One Toronto couple recently spotted a four-bedroom, Tudor-style house listed for sale on Summerhill Avenue and knew immediately that they wanted to buy it.
They met with their agent, Robin Pope of Brad J. Lamb Realty, and discussed strategies for tabling an offer on the designated evening. Mr. Pope figured that the house with an asking price around the $1.5-million mark might attract rival bidders.
So he took a gamble and attempted to repel them.
First thing on Monday morning, he registered an offer – even though the deadline wasn't until 5 p.m. the following day. Even the sellers' agent was taken aback. She called to make sure he hadn't got the date wrong. But Mr. Pope assured her there was no mistake.
By Tuesday evening, no other offers were registered and his clients stood alone with their bid of $75,000 less than the asking price. The sellers negotiated for a little more and the buyers agreed.
"It worked," says Mr. Pope, still sounding slightly shocked that the gambit paid off.
Mr. Pope says the erratic market this spring has given buyers more bargaining power than they've had in the past several years.
Many house hunters are refusing to join the fray when multiple offers are being tossed around.
It means that agents are shifting their strategies as well. Mr. Pope says he is exercising negotiating skills he hasn't had a chance to use in years.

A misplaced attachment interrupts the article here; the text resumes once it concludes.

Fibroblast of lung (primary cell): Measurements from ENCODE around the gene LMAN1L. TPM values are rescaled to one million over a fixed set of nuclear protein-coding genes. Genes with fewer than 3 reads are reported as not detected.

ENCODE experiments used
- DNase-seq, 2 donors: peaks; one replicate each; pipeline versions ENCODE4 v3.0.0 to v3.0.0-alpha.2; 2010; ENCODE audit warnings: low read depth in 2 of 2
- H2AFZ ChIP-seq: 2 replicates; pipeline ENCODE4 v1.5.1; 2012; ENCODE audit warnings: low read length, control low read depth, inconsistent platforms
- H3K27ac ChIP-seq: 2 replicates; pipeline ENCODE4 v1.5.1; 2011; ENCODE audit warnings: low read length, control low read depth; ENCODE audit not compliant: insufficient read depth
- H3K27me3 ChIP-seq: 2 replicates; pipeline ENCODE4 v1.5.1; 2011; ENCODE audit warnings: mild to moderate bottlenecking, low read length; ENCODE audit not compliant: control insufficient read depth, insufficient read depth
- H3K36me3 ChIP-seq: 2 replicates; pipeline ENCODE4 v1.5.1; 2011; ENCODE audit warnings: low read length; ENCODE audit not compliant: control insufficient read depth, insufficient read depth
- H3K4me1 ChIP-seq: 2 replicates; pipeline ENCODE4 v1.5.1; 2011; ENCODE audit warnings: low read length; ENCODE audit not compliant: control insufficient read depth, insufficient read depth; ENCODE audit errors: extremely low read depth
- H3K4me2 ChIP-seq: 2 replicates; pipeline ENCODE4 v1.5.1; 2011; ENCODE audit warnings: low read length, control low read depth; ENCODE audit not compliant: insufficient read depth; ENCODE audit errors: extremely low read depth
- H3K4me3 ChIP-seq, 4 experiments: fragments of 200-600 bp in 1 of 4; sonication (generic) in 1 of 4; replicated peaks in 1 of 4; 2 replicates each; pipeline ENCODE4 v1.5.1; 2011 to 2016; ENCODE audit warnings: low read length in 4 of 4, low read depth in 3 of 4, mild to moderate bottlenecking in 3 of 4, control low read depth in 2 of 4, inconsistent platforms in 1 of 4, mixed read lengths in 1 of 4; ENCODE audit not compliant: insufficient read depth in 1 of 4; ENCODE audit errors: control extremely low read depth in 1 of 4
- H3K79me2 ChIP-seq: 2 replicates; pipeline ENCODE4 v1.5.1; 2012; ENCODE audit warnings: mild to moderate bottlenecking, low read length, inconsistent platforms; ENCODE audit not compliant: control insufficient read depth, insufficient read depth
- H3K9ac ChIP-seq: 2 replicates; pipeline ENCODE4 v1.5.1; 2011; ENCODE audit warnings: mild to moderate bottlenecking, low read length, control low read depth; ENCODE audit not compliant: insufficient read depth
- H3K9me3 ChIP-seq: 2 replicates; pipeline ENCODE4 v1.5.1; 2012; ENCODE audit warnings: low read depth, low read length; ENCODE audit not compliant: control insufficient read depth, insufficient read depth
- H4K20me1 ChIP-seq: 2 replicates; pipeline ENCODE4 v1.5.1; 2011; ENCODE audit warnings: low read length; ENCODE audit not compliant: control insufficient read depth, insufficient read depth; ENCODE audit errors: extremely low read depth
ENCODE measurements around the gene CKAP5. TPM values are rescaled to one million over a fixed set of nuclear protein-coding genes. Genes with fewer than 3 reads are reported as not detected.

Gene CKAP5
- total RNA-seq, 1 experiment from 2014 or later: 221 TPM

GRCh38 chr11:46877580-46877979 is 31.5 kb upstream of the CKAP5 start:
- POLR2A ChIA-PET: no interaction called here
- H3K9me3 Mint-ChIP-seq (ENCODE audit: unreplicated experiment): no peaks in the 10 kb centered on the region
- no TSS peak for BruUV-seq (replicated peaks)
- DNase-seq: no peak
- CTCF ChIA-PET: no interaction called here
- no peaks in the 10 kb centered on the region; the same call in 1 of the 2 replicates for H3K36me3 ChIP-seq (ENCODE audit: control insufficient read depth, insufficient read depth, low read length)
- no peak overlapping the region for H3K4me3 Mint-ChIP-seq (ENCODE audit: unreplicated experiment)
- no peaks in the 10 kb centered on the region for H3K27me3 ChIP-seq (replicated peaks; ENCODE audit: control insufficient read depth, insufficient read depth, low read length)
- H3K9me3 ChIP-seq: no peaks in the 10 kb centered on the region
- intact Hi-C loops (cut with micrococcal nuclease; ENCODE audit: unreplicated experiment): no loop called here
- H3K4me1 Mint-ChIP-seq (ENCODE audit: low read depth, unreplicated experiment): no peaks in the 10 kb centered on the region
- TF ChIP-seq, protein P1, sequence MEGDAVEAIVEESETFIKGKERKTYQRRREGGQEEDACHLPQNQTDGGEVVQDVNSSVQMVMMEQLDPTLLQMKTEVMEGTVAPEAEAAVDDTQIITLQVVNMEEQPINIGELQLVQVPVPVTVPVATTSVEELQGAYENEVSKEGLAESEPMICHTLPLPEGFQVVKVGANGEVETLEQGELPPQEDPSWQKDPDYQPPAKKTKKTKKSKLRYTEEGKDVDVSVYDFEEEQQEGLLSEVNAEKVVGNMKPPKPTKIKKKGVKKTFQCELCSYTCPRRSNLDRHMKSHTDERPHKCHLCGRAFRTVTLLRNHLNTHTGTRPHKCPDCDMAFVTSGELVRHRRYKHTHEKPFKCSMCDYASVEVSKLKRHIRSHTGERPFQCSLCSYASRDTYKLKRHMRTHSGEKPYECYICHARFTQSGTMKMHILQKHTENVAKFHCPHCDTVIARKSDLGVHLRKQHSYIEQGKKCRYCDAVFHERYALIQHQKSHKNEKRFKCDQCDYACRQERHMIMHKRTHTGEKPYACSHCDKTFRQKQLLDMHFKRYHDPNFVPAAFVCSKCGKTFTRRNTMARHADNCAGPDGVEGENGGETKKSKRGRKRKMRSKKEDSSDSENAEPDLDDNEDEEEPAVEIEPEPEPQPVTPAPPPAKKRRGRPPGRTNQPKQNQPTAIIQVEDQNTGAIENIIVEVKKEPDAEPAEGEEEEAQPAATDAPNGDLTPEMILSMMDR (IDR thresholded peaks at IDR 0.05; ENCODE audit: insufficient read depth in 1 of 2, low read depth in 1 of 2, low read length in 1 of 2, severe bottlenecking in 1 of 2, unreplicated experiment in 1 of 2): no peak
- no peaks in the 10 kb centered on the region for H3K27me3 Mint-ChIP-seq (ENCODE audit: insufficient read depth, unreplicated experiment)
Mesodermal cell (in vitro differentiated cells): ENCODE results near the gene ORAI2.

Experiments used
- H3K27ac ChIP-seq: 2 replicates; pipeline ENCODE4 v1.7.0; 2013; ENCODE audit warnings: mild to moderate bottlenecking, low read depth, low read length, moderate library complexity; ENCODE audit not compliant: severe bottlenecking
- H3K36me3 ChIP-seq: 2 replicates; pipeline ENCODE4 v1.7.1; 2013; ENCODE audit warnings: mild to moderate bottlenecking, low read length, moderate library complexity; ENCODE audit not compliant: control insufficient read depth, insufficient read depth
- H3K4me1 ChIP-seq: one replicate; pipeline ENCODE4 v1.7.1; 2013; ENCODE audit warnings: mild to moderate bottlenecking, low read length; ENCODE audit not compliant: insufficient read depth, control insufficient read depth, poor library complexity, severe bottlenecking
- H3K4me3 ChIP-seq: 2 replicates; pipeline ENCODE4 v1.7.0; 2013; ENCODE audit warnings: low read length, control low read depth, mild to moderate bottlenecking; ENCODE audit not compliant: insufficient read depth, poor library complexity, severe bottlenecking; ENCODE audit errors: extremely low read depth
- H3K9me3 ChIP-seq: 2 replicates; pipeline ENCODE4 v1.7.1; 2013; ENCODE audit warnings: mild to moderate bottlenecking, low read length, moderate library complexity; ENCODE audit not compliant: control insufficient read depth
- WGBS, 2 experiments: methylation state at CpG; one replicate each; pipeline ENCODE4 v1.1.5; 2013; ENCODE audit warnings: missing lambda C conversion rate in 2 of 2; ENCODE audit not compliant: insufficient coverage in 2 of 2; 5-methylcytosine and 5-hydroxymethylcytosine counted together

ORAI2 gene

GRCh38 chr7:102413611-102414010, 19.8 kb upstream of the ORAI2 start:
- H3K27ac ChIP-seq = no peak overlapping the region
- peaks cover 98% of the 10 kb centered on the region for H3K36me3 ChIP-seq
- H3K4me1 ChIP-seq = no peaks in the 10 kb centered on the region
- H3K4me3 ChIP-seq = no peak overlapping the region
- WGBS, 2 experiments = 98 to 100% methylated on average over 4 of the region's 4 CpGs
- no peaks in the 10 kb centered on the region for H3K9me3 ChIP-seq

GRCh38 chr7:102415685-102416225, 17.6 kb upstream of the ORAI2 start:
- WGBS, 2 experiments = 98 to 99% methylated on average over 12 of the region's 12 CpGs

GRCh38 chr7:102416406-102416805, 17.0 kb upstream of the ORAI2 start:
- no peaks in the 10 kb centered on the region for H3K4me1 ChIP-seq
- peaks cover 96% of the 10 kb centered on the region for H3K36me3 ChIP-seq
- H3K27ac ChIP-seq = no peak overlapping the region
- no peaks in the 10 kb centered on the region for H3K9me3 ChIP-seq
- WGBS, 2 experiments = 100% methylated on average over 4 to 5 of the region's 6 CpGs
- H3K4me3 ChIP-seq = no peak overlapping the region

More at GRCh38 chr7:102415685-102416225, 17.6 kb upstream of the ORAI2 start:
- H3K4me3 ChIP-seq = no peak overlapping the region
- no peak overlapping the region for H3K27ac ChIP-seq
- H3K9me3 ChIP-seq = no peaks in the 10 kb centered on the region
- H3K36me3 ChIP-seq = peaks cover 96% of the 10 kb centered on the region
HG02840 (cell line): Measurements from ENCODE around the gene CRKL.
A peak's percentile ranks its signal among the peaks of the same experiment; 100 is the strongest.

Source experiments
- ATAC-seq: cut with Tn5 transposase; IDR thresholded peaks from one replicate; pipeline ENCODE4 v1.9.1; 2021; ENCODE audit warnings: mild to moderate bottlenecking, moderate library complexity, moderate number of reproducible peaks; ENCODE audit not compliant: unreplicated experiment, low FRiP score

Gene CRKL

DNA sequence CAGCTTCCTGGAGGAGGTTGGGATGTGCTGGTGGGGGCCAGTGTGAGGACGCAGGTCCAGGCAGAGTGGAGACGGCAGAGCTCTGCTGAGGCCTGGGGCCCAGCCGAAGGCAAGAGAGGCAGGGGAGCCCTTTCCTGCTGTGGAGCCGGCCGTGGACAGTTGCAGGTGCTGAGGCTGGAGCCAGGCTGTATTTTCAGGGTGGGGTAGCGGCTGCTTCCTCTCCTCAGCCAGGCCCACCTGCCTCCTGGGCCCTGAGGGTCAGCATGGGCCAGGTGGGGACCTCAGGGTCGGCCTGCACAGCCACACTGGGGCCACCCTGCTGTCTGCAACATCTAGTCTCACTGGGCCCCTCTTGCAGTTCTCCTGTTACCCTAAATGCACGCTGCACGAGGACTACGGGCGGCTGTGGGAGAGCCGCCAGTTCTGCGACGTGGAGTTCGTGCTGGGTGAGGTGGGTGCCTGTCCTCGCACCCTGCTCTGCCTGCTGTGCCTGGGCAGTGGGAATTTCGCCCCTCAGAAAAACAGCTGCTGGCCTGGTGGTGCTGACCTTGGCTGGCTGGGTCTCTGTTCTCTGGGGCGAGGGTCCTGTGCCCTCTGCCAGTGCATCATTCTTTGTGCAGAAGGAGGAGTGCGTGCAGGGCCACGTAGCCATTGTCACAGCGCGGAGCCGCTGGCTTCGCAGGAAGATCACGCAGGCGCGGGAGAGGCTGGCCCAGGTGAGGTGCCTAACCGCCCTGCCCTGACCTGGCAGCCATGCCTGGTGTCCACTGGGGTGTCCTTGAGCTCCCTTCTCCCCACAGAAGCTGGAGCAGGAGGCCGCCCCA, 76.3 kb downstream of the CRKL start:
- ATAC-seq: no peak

"I'm actually enjoying it," he says, while acknowledging that he feels compassion for the homeowners who didn't get the multiple offers they were likely hoping for.
Still, he has to represent his clients' interests, he says.
"My buyers were elated that they got the house."
For several years, bidding wars were so omnipresent that buyers would pull out all the stops in order to prevail. Usually that meant holding off on registering an offer until about five minutes before the deadline.
"In the past they would wait until the very last minute otherwise the listing agent would use your offer to coerce another agent to get an offer on paper."
But his research showed that in recent sales in that area in that price range, only one in three went above the asking price, says Mr. Pope. So it appears offers are being signed back and forth – with numbers scratched out and new numbers inserted until a deal is reached.
"That used to be the normal course of business – for decades," he says.
Kurt Diener of ReMax Condos Plus had a quirky deal come together after a loft he had listed with an asking price of $2.499-million sat on the market for three months.
Five potential buyers were interested, says Mr. Diener, but not one was ready to make a decision. The market was so slow at the time that Mr. Diener decamped to West Palm Beach, Fla., where he also holds a license to sell real estate.
The loft was featured as a home of the week in Globe Real Estate and that article drew the eye of a new potential buyer who quickly made an offer.
Mr. Diener got in touch with the other parties who had signalled interest and one hastily put together a bid.
But the first bidder came back with a second bid and won out with an offer $140,000 above the asking price.
Mr. Pope says that even in this more balanced market it's not uncommon to see buyers hesitate over a property until they know there are other contenders.
"People have gotten used to buying what everyone else wants. There's so much psychology to selling real estate."